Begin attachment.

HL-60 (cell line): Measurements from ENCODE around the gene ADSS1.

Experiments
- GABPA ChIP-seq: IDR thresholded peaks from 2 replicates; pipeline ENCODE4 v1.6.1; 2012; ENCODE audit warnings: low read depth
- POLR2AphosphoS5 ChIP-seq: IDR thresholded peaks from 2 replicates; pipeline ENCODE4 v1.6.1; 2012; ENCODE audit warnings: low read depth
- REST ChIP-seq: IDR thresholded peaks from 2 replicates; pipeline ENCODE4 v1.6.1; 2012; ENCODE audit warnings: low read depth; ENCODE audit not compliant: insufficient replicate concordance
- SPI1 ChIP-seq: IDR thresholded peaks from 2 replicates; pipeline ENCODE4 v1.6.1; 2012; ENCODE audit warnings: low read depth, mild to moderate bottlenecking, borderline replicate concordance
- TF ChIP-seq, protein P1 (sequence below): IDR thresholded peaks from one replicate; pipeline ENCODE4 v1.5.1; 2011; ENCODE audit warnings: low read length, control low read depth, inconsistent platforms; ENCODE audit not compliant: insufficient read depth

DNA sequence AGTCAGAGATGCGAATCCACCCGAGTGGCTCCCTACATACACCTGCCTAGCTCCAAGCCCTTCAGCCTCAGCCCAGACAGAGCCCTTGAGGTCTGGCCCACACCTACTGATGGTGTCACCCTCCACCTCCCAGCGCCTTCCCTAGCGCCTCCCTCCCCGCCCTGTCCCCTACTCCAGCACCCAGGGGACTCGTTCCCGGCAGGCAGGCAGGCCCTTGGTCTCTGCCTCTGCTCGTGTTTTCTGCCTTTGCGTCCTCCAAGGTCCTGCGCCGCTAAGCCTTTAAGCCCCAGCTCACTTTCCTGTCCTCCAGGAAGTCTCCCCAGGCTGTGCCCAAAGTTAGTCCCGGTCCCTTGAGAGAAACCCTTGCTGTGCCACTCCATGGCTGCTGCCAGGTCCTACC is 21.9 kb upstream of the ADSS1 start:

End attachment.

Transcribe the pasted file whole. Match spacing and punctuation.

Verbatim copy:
HL-60 (cell line): Measurements from ENCODE around the gene ADSS1.

Experiments
- GABPA ChIP-seq: IDR thresholded peaks from 2 replicates; pipeline ENCODE4 v1.6.1; 2012; ENCODE audit warnings: low read depth
- POLR2AphosphoS5 ChIP-seq: IDR thresholded peaks from 2 replicates; pipeline ENCODE4 v1.6.1; 2012; ENCODE audit warnings: low read depth
- REST ChIP-seq: IDR thresholded peaks from 2 replicates; pipeline ENCODE4 v1.6.1; 2012; ENCODE audit warnings: low read depth; ENCODE audit not compliant: insufficient replicate concordance
- SPI1 ChIP-seq: IDR thresholded peaks from 2 replicates; pipeline ENCODE4 v1.6.1; 2012; ENCODE audit warnings: low read depth, mild to moderate bottlenecking, borderline replicate concordance
- TF ChIP-seq, protein P1 (sequence below): IDR thresholded peaks from one replicate; pipeline ENCODE4 v1.5.1; 2011; ENCODE audit warnings: low read length, control low read depth, inconsistent platforms; ENCODE audit not compliant: insufficient read depth

DNA sequence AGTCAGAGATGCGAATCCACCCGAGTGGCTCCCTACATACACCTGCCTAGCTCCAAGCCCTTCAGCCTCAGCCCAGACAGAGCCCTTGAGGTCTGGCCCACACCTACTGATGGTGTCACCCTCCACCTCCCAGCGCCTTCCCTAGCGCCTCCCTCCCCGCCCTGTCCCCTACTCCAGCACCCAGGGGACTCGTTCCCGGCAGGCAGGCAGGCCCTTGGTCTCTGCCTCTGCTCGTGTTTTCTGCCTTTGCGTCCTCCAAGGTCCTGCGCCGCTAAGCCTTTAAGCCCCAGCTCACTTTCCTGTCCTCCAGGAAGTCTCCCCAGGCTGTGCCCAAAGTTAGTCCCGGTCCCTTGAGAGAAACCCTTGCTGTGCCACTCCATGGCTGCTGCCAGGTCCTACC is 21.9 kb upstream of the ADSS1 start: